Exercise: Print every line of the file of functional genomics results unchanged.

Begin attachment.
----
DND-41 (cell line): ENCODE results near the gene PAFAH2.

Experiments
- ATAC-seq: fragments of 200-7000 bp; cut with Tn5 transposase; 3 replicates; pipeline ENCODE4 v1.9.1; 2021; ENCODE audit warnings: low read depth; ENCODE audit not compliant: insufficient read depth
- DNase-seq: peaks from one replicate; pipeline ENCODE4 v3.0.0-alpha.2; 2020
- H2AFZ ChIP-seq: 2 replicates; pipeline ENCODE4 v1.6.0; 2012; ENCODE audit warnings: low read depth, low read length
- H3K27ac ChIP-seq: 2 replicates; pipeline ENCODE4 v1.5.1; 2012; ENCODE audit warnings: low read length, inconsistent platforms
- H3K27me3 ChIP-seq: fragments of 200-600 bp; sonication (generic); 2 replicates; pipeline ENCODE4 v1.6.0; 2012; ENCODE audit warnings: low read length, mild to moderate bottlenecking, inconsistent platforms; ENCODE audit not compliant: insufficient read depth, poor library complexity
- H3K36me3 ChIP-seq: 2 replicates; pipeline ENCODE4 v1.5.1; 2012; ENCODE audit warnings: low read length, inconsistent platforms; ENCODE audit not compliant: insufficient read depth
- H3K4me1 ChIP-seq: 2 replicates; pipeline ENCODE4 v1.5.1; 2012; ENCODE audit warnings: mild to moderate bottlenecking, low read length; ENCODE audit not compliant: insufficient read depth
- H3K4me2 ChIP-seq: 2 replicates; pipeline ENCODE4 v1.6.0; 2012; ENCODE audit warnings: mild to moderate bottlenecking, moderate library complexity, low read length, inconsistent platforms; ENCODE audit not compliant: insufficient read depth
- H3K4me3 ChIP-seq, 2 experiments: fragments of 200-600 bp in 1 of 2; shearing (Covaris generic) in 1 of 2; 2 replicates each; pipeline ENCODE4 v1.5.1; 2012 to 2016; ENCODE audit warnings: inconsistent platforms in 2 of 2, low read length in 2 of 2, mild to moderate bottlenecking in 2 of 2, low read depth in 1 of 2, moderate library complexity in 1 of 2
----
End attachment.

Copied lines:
DND-41 (cell line): ENCODE results near the gene PAFAH2.

Experiments
- ATAC-seq: fragments of 200-7000 bp; cut with Tn5 transposase; 3 replicates; pipeline ENCODE4 v1.9.1; 2021; ENCODE audit warnings: low read depth; ENCODE audit not compliant: insufficient read depth
- DNase-seq: peaks from one replicate; pipeline ENCODE4 v3.0.0-alpha.2; 2020
- H2AFZ ChIP-seq: 2 replicates; pipeline ENCODE4 v1.6.0; 2012; ENCODE audit warnings: low read depth, low read length
- H3K27ac ChIP-seq: 2 replicates; pipeline ENCODE4 v1.5.1; 2012; ENCODE audit warnings: low read length, inconsistent platforms
- H3K27me3 ChIP-seq: fragments of 200-600 bp; sonication (generic); 2 replicates; pipeline ENCODE4 v1.6.0; 2012; ENCODE audit warnings: low read length, mild to moderate bottlenecking, inconsistent platforms; ENCODE audit not compliant: insufficient read depth, poor library complexity
- H3K36me3 ChIP-seq: 2 replicates; pipeline ENCODE4 v1.5.1; 2012; ENCODE audit warnings: low read length, inconsistent platforms; ENCODE audit not compliant: insufficient read depth
- H3K4me1 ChIP-seq: 2 replicates; pipeline ENCODE4 v1.5.1; 2012; ENCODE audit warnings: mild to moderate bottlenecking, low read length; ENCODE audit not compliant: insufficient read depth
- H3K4me2 ChIP-seq: 2 replicates; pipeline ENCODE4 v1.6.0; 2012; ENCODE audit warnings: mild to moderate bottlenecking, moderate library complexity, low read length, inconsistent platforms; ENCODE audit not compliant: insufficient read depth
- H3K4me3 ChIP-seq, 2 experiments: fragments of 200-600 bp in 1 of 2; shearing (Covaris generic) in 1 of 2; 2 replicates each; pipeline ENCODE4 v1.5.1; 2012 to 2016; ENCODE audit warnings: inconsistent platforms in 2 of 2, low read length in 2 of 2, mild to moderate bottlenecking in 2 of 2, low read depth in 1 of 2, moderate library complexity in 1 of 2